Newspaper Page Text
_=1 THE I SSISSIPPI ENTERPRISE jr’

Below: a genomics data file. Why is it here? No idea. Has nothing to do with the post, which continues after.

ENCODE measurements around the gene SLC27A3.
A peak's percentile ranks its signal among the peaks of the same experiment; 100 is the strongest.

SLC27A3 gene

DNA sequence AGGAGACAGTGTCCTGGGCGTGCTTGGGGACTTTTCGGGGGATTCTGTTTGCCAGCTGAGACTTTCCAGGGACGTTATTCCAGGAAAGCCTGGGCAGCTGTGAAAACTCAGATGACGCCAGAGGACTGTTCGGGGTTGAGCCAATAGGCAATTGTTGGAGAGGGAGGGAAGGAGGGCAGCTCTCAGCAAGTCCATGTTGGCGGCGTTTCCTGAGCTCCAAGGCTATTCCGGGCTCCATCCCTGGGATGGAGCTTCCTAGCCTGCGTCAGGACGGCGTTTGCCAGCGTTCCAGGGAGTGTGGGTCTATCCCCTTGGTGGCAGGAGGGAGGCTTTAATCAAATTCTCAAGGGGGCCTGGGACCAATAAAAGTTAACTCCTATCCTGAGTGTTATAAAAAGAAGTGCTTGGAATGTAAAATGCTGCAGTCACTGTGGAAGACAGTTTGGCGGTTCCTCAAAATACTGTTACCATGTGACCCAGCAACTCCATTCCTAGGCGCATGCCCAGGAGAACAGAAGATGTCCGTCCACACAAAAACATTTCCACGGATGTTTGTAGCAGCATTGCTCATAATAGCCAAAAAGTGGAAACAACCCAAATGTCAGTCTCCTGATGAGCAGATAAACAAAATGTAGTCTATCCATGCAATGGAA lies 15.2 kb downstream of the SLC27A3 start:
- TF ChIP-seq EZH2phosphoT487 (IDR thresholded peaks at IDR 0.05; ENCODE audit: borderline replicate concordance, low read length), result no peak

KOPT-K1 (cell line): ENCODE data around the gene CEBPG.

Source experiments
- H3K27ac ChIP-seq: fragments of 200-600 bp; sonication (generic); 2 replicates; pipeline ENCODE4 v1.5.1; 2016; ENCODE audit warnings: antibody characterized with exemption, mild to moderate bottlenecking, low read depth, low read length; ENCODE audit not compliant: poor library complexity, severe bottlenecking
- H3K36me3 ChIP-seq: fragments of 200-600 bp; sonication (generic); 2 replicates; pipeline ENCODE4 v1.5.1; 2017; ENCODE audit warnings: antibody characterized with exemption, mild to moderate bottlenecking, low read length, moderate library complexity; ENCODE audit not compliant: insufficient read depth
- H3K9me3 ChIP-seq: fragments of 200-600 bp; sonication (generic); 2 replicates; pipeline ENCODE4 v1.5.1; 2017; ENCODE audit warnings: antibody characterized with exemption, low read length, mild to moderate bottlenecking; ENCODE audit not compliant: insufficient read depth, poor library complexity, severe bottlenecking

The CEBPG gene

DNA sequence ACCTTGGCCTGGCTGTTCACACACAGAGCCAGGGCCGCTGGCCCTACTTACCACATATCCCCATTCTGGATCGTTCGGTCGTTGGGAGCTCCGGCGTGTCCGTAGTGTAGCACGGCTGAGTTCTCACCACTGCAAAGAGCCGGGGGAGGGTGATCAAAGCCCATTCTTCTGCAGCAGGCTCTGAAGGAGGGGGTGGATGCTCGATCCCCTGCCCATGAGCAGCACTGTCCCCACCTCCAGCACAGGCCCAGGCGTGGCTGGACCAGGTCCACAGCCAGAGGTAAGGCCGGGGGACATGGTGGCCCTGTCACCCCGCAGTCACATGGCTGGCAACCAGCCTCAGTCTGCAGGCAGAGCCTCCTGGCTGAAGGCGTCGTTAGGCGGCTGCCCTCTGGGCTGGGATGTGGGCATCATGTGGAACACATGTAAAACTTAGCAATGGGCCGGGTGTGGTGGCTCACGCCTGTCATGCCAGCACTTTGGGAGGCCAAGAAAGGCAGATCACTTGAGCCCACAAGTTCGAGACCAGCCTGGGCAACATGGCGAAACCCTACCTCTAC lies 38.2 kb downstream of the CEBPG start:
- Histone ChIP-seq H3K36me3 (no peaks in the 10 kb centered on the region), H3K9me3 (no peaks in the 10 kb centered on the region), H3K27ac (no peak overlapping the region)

VOLUME 4-NO. 40._ SATURDAY, NOVEMBER 14, 1942 PRICE 5 CENTS JACKSON WELCOMES JASONS HERE SUNDAY, NOVEMBER 15 King Hiram Grand Lodge In Annual Session Nov. 15-16 The annual session of the Most Worshipful King Hiram Grand Lo dge, Colored A. F. and M. Ccot tish Rite Masons, chartered and eneorporated under the laws of the state of Mississippi, a member of the General Masonic Congress, or ganized 1889, Cleveland, Ohio, and its affiliated bodies; Supreme cou ncil, 1869, Washington, D. C. and the Imperial Grand Council or ganized 1893 in Chicago, will be held in Jackson, Miss., November 15-18, 1942. According to 111. Clarence Win ters, the session will open Sunday, November 15, at 2: P. M. at the Pearly Grove M. B. Church. South Farish St., Rev. T. H. Walker, pas tor, as the guest of Circle No. 2, Mrs. Essie Boler, Sec. A program will be rendered by the Grand Lodge officers and Ma sonic Sermon will be delivered by 111. J. A. Bradford, 32 W. G. C. Music for the occasion will be furnished by the Jackson Sacred Band and Pearly Grove Gospel Ch orus. America Urged To Use Negro Manpower Four major war agencies, the War Manpower Commission, the WTar Production Board, the Navy and the Army, today urged Ameri can war contractors to hire more negro workers as a menas of in creasing war production. This action is stressed in a 15 page illustrated pamphlet, “Man power.” One tenth of a nation, is sued by the War Manpower Com mission and signed by Paul V. Me Nutt, Donald Nelson, Frank Knox and Robert P. Patterson. The strong worded pamphlet which is being mailed to more than 30,000 war production contractors, revie ws America’s production goals and tells employers You are going to need more workers, workers of ev ery kind, skilled, semi-skilled and unskilled. You’re going to need e very worker you can get. But la bor is going to be short, very short. That means that no worker can be overlooked. It means that skil led workers must not be wasted in unskilled jobs. It means that we must get our whole labor force to work, with every man doing a job that fits the limit of his skill and strength. On the availibility of Negro wor kers the booklet points out: There are 120,000,000 white people in this country, there are almose 13, 000,000 Negroes. More than 5,000 000 of these American Negroes are workers. They are men and women of §dl skills and trades, in all parts of the country. Over 650,000 of them are already equipped for ski lled and white collar work and more are being trained daily. Declaring that the whole nation pays the cost of discrimination, the pamphlet states: "Discrimin atio limits production because it keeps needed workers out of war plants, it keeps skilled men on unskilled jobs, it creates artificial labor shortages. Every time you pass over a negro worker for no other reason than his color, either in hiring or in promotion, you pla ce one more obstacle in the path of all out production. Alcorn Teacher Is Injured In Wreck Mrs. Mattye C. Flowers, Direc tor ( Division of Home Economics was injured on November 1st drhen the Illinois Central train No. 202 enroute to Meridian from Jackson wrecked at Urbo, four miles west of Hickory with two Pullman cars and two passenger cars overturn ing. Mrs. Flowers sustained bruises, pulled knee ligaments, a back in jury and severe shock. At the time of the wreck she was journying to Washington, D. C. to represent Alcorn at a meeting called by the tl. S. Department of Agriculture Bureau of Economics. Houston—Mr. Tom Baskin, 67, died of injuries received while ga thering scrap iron for the govern ment. He was given beautiful flow ers by the white Exchange Club. He leaves to mourn his loss a widow, brother, sister, daughter, and a host of other relatives and friend*. WELCOMES GRAND LODGE VISITOR 111. Clarence Winters, 33, G. S. of King Hiram Grand Lodge. Funeral Services Are Held For Uncle Jerry Ashford Funeral services were held at Ethel for Uncle Jerry Ashford, well known Negro resident of the co unty, who died at his home near Ethel at the age of 99. He was born October 18, 1843 and was one of the oldest if not the oldest re sidents of the county. He was the employ of the Plan ters Mill and Gin Company of Ko sciusko for 40 years, serving in infirmities of his age he had been unable to work at the mill during the last few years of his life and had retired on a pension. Prominent Yazoo City Matron Buried Funeral services were held in Yazoo City, Thursday, November 5, for Mrs. Emma L. Oakes, who died in Chicatgoe Oct. 20, after a years illness. She leaves to mourn her passing three children, John A. J, andAl ma. John and A. J. are employed on Service Magazine of Tuskegee Institute. Alma is instructor of Spanish at Spellman college, Atla nta. Mrs. Oakes was the widow of the late A. J. Oakes, pioneer Missis sippian educator and realty opera tor. Upon his death several years ago, she assumed management of his property and was regarded as one of the ablest managers in Mississippi and successfully develo ped her estate through floods, two tornadoes and the depression. In 1936 Mrs. Oakes strated an extensive modernization program designed to put modern housing standards into every unit under her control. She razed houses and rebuilt modem structures. She o wned the best rental units for our group in her city and operated some of the most advanced units in the South. She was esteemed by members of both races because of her keen business ability, intelli gence and achievements in a fi eld primarly reserved for men. Drivers Will Use Morse Code To Warn Speeders The sound of three short and one lang blasts (the more code V) from behind you is nolonger a sig nal that an impatient motorist ac cording to an announcement made by the Mississippi Highway Patrol today. It is rather a warning that you are exceeding the 35-mile speed limit and thus not doing your part to attain that Victory of which V has become a symbol. There are 1400 auxiliary patral men in the state who, in coopera tion with the Highway Patrol are making every effort to enfore the 35-mile speed limit in Mississippi. According to the plan as set up by the Patrol, any speeder will be warned only once before lie is fi ned whether* his warning comes from a regular member of the patrol or from one of the auxiliary members scattered throughout the state. Third officer, Sara Emmert, of mander of the Quartermaster Tr Englewood, Illinois, is the first aining Center (right). She is one Negro WAAC to be assigned to of eight WAAC’S assigned to to camp. She is talking with Ma- Camp Lee Headquarters School for jor General James E. Edmonds, co- a four week course in administra mmander of the camp (left), and tion and supply. Brigadier Gen. Guy I. Rowe, com Alcorn Wins Easy Victory Over Okolona As a result of excellent and bri lliant running and passing the Bra ves snatched an easy victory from Okolona Industrial 76-0. Abraham is credited with 3 to uchdawns, Brown 2, Potter 1, Reed 1, Noel 1, Moore 1, McGhee 1, and the sensational Stewart 1. Abraham took the opening ki ckoff and returned it to Okolona’s 35. After a series of plays the ball was moved to the one yard line where Brown scored, and from then on the Braves had on trou ble with Okolona as the game de veloped into a track meet. This weekend will find the Bra ves deep in the heart of Louis iana where thel meet for the first time the strong Louisiana Normal eleven. Upon returning home the Braves will take on the powerful unbeaten Bull Dogs of Leland Col lege in their annual Homecoming. Althourh, like the Braves, the Bull dogs are still unbeaten since this is the Braves Homecoming they have vowed not to have it spoiled by the Bull Dogs. Because of gas rationing that will become effec 1 Praised For War Bond Sale An outstanding job has been done in Hinds county by the Ne gro War Savings Board, accor ding to reports of October work made to the War Bond Staff. Accordin gto Mr. E. W. Banks chairman of the Negro board, sa les in teh four booths operated by Hinds county Negroes were doub led in October. The eight Negro schools in the county have organ ized their teachers and students for the regular purchase of War Bonds and Stamps and plan to double their sales in November. Fifty per cent of the sale prices of the poultry, swine and cattle sold at the Victory Sale in Ed wards November 3-4 were conver ted into War Bonds and Stamps. The Victory Tea at Jackson col lege on November 1, started off this month’s program and teach ers and pastors all o-ver the co unty are making talks to their students and congregations dur ing the month. tive November 22, Homecoming for the Braves has been movedfrom the 28th to the 21st. 111. Jesse McClendon, 33, G. S. of the Most Worshipful King' Hi ram Grand Lodge to convent here November 15-18. __\_ Negroes Serving In Every Branch Of Armed Forces The requirements of military se curity prevents disclosing the nu mber of Negro units or the ex act number of Negroes in the A rmy. Negroes however, are serv ing in every arm and service of the army and the number of ne gro soldiers correspond to the ra tio of the Negro race to the total population of the United States. Among other places, Negro sold iers are now serving in Hawaii, New Guinea, Australia, the Brit ish Islies and at our Atlantic ba ses. A Negro Infantry Division, the 93rd, is now training at Fort, Hu achua, Ariz. and a second all neg ro division, the 92nd, is now in process formation. In addition th ere are several negro infantry re giments, two Negro Cavalry re giment* the famous 9th and 10th, Negro Tank destroyer battalions in the Armored Force, a Negro pursuit squadron in the Army Air Forces, and tank battalions in the Armored Forces. Other Negro gro ups in the army include Pield and Coast Artillery and Anti aircraft units, Quartermaster Inspector Ge neral’s department, Signal corps, Military police, engineers, medi cal corps, chemical warfare, corps of chaplains and ground units of the air forces, speial sercvice units and others. Private Robert H. Brooks, a Negro, was tre first armored for ce casualty of the war. He was k ed near Stotesenburg in the Phillipine December 8. The main parade ground at Ft. Knox, Ky. has been anmed Brooks Field in his memory. Recently in Australia, 3 negro members of an Engineers unit were decorated with the sildier’s medal and cited for bravery by General McArthur. Their action consisted of res cuing a pilot from a burning pla ne in alligator infested waters. Their names are private first class Julius S. Franklin, Charles ton, S. C. Hardy M. Crandel, Gre enville N. C. and James Scott, Montgomery Ala. First Sergeant Eugene Davis, of Sparnanourg, S. C., is shoun reviewing a parade ot tne tencn Re giment, Infantry, in hi3 honor at Camp Croft. He will retire this month after serving 30 consecutive years in the Army, A WEEK OF THE WAR; AMERICAN FORCES MAKE LANDING IN AFRICA A powerful American force eq uipped with adequate weapons of modern warfare and under Amer ican command, is today lending on the Mediterranean and Atlantic co asts of the French Colony in Af rica. This action provides an ef fective second front assistance to our heroic allies in Russia. The U. S. Force split into three parts and struck at Algiers, near Oran on the Mediterranean Coast of Algeria, and on the Atlantic Coast North and South of Casa blanca. The War Department sta ted that theoffensive was advan cing rapidly everywhere along 1, 600 miles of coast agains light frencn resistance. Algiers capitu lated within 24 hours. The Vichy Government broke off diplomatic relations but secretary of state Hull said the past two years was simply to pave the way for the military drive into Western Medi terranean. The landing of the American forces is being assisted by the Bri tish Navy and Air forces and it will, in the immediate future, be reinforced by a considerable nu mber of divisions of the British army, The president stated. Tis combined allied force in conpun ction with the British campaign in Egypt is designed to prevent an occupation by the Axis armies of any part of Northern or Wes tern Africa and to deny the aggre sor nations a starting point from which to launch an attack against the Atlantic coast of the Ameri cans. r Maj Brereton’s FteadquartM*r*m Cairo reported November, 7, that American fliers shot down 45 en emy planes against a loss of 6 of their own in the Middle East October 1, to November 5. In ad dition, the announcement said, the U. S. fliers have seriously damaged an uncalculable number of tons of enemy shipping and knocked out a number of tanks and other mo tor vehicles. me riencu vjrovernmeni ana tne French people have been informed of the purpose of this expedition and have been assured that the Allies seek no territory and have no intention of interferring with the friendly French authorities in Africa. This expedition will deve lop into a major effort by the Allied nations and there is ev ery expectation that it will be successful in repelling the planned German and Italian Invasion of Af- ; rica and prove the first historic < stop to the liberation and restor ation of France. The president told the french j people by radio and by leaflets that American forces were going into their empire as friends, to re- ' pulse the cruel invaders who wo uld remove forever your rights to > religious freedom and your rights 1 co live your own lives in peace and security. We assure you that once the menace of Germany and ' Italy is removed from you, we Do not obstruct this great purpose ' shall quit your territory at once. Lt Gen. Dwight D. Eisenhower, \ commander of the Americon For- j ces in the european theatre is co nmander in chief of the Allied in /asion force. Gen. Eisenhower, in i broadcast to frechmen of North j Africa, promised not to attack the , French themselves, upon certain J conditions. These conditions were specific and he repeated them man- ( ly times in his broadcast.. < The Navy announced that at t east 5,188 Japanese, by actual j count, have been killed in three ( months of land fighting in the i Solomon Islands. Navy Secretary i Knox said 369 Japanese airchaft i vere destroyed there in October < ilone. A Navy comminique late ( November 8 reported the probable ( sinking of another Jap cruiser and ] destroyer in the Solomons and said > the advance of American troops < Eastward on Guadalcanal was can tinuing. 1 Labor Secretary Perkins repor- 1 ted that between now and Decern- ; ber 1, 1943 industry will need 4, i 500,000 additional workers, and of < this number 3,000,000 will be wo men. The Office of Defense Tran- , sportation sr.id 18,000, women will i get jobs in the traditionally male i transportation industry, in the co- I ming months. Agriculture Sec. Wi- i ckard said that success of the} farm manpower program next ye ar would depend to a considerable extent on the employment of more women and girls and older people on the country’s farms’ War manpower Chairman Mc Nutt said that all major war pro duction plants will be required to schedule their manpower require ments in the same manner they must now schedule their needs for scarce raw materials. Official in structions and forms for bringing about the orderly withdrawal of workers from war industries for the armed forces arenow available to war contractors and operators of essential civilian activities, he said. Federal labor inspectors will be assigned to the plants to see that labor is being utilized prop erly, and those plants which fail to cooperate will be subject to wh atever sanctions there are avail able. The WPB estableshed the contr lled materials plan to boost the war effort through eliminition of all non-essential production. Alcorn Trounces Miss. Industrial 27-0 Even though the Field was mu ddy, the Alcorn Braves found tno ugh footing to romp and stomp over the M. I. Tigers in the first covered on the thirty five, and home game to the tune of 27-0. apparently the Braves were in for M. I. Kicked to Alcorn and re a tough day, H: ’’ ever they were afile to nip this threat ahu later got possession of the ball in mid field. After a series of passes from Johnson to Stewart and Moore, Johnson circlel left end and from the twenty for the initial score A passfrom Brown to Pittman made it seven. A few minutes later this same Johnson boy tossed one to Stwart who raced fifteen yards for the second touchdown. Brown -3 A. 1 3 - 1 i A Vi l,vu CU1U U1C »3WiC i CCIU XT \J. Time waxed on and the half was about to end whenon a very neatly executed pass play Abraham :et loose a long high heave without a wiggle or wobble to Stew^art who took it while standing in the pro mise land. Brown passed to Pift man and the half ended 21-0. The third quarter was a stale mate, but seven minutes before the game ended the Braves pul ed one for the story books. John son started out on his forty as if >n an end run, then suddenly rifled :he pigskin to Stewart who at lempted to lateral, but sprinted ill the way to the safety man and jpon being tackled, fumbled and Brown who was trailing all the while scooped it up and ankled lis way to the final score. The ?ame ended with the Braves on ;he one yard line. Out standing for Alcorn: Moore, Pielder, Stuart, Beasley, Scott, lin esmen. Brown, Johnson, Abraham, Pittman, backs. For M. I. Sims, md, Hathorne and Watts backs, tfuch credit is due Coach Rankin ‘or presenting a well trained team vhich was fully capable of making his one of the most exciting ga nes seen here for a long time. Alcorn Postpones Homecoming Game Since gas rationing will go into ffect November 22, Homecoming ictivities have been moved back o the 21st to make it possible or alumni, patrons and friends >f the college to witness this an mal gala affair. For the first time n a number of years, the Braves will not play the Tougaloo Bull logs on homegrounds for home coming since their game is sche luled for the 28th but instead the lomecoming game will be played vith Leland Bull Dogs, defending hampions of • the Conference. In keeping with the trends of he national emergency, much of ;he pomp and fanfare of bygone fears will be missing, but the lame warm friendship goodwill and jnthusiasm will abond plentifully :o make alumni, patrons friends >f thee ollege and lovers of the sport feel at home upon this occ asion. The Athletic Committee is already making plans for the ent ertainment of all and promises one af the beet homecomings ever.